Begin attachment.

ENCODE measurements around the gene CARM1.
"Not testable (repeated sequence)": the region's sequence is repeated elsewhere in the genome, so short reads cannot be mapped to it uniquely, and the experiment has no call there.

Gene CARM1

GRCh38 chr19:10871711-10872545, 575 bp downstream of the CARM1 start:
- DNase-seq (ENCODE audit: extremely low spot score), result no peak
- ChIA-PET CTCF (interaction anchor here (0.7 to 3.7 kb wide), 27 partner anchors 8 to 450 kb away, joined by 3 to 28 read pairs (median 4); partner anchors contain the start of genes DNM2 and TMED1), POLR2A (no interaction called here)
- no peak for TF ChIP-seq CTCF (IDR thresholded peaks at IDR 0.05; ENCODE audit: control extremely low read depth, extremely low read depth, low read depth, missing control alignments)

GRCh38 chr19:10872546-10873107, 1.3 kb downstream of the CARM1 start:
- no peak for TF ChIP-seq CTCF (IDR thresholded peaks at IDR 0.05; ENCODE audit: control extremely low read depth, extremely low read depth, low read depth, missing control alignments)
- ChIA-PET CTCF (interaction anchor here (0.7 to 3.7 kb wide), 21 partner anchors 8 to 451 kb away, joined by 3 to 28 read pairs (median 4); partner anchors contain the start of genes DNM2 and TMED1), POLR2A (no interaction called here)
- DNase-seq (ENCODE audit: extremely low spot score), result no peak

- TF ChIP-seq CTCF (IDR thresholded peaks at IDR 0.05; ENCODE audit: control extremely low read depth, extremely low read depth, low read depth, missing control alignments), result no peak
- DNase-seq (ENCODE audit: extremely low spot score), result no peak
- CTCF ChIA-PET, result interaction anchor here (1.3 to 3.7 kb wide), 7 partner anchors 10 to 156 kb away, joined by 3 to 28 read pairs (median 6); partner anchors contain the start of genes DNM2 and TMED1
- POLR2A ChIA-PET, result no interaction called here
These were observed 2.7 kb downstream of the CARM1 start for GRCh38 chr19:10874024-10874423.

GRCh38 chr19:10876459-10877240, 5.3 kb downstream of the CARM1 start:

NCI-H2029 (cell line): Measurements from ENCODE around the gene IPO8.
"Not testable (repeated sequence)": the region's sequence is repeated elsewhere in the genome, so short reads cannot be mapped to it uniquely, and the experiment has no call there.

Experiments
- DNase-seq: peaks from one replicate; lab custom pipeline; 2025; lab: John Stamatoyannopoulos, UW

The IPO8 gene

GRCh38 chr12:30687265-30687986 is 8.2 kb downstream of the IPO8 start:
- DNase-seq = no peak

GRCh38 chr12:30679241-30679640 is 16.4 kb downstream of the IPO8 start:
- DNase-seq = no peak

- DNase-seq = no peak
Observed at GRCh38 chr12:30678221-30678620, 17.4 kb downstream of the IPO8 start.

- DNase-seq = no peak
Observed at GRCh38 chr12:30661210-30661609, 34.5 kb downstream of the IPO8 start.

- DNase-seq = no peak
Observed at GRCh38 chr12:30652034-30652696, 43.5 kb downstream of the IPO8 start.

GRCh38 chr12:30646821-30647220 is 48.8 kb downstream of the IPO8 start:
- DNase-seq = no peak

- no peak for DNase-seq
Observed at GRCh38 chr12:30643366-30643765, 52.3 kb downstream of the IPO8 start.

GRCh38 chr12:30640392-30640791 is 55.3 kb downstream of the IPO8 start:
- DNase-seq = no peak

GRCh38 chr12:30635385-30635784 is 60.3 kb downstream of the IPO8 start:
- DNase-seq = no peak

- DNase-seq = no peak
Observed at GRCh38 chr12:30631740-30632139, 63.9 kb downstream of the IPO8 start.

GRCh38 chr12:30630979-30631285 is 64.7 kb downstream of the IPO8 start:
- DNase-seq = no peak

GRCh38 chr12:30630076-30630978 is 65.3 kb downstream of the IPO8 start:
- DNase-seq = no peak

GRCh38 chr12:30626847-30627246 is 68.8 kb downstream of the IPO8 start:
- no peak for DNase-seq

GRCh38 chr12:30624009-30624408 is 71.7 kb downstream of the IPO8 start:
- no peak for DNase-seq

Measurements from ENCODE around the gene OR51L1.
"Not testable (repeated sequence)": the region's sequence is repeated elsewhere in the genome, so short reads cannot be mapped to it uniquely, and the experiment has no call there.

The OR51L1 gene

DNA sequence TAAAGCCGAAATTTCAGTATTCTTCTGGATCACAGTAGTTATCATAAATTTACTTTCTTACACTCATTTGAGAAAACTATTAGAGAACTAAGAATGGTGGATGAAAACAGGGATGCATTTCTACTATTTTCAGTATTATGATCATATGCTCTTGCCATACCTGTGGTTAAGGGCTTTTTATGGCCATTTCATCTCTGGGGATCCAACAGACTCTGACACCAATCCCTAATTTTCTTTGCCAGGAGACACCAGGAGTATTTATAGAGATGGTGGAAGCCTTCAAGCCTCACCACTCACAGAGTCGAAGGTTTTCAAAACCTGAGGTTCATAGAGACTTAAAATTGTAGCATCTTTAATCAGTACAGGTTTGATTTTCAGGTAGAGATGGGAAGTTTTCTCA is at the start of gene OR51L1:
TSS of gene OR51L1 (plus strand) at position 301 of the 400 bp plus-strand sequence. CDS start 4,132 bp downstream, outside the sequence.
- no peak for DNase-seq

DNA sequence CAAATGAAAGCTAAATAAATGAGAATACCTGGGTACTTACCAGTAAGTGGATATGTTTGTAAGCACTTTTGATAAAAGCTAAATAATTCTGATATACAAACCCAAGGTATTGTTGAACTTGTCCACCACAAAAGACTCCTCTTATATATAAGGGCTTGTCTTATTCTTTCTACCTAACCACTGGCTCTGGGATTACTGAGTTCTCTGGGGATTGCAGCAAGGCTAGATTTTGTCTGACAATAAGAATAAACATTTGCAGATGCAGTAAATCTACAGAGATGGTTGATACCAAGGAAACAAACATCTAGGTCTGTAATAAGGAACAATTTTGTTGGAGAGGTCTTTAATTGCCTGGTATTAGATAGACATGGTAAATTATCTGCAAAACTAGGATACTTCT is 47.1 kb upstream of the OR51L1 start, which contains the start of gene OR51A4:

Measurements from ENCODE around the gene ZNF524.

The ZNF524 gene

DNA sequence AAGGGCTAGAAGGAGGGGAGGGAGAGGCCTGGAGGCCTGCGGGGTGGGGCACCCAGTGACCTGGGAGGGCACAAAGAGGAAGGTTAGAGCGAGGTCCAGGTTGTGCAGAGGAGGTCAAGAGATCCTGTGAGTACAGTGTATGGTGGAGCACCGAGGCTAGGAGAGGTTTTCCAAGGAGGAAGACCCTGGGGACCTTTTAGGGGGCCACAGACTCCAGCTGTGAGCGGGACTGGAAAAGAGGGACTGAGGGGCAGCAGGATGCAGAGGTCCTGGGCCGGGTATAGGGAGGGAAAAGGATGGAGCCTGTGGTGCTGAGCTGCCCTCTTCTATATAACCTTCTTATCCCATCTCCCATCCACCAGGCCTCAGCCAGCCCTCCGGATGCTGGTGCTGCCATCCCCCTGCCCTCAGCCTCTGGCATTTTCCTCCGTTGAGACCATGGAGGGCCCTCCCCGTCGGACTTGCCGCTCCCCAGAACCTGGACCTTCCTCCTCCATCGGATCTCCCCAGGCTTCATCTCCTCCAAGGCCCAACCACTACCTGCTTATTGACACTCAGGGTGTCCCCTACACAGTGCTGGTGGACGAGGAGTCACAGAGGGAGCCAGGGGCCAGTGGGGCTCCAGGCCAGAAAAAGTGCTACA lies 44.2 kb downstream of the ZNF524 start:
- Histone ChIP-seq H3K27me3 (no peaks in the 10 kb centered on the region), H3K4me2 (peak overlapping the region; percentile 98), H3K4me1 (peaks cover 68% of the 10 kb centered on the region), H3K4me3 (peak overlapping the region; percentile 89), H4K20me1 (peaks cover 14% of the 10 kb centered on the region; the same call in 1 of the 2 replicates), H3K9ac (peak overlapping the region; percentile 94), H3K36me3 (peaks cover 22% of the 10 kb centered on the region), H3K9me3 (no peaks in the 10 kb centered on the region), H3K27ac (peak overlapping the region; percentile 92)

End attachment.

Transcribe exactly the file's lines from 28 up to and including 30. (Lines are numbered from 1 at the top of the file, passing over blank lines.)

Observed at GRCh38 chr12:30678221-30678620, 17.4 kb downstream of the IPO8 start.

- DNase-seq = no peak
Observed at GRCh38 chr12:30661210-30661609, 34.5 kb downstream of the IPO8 start.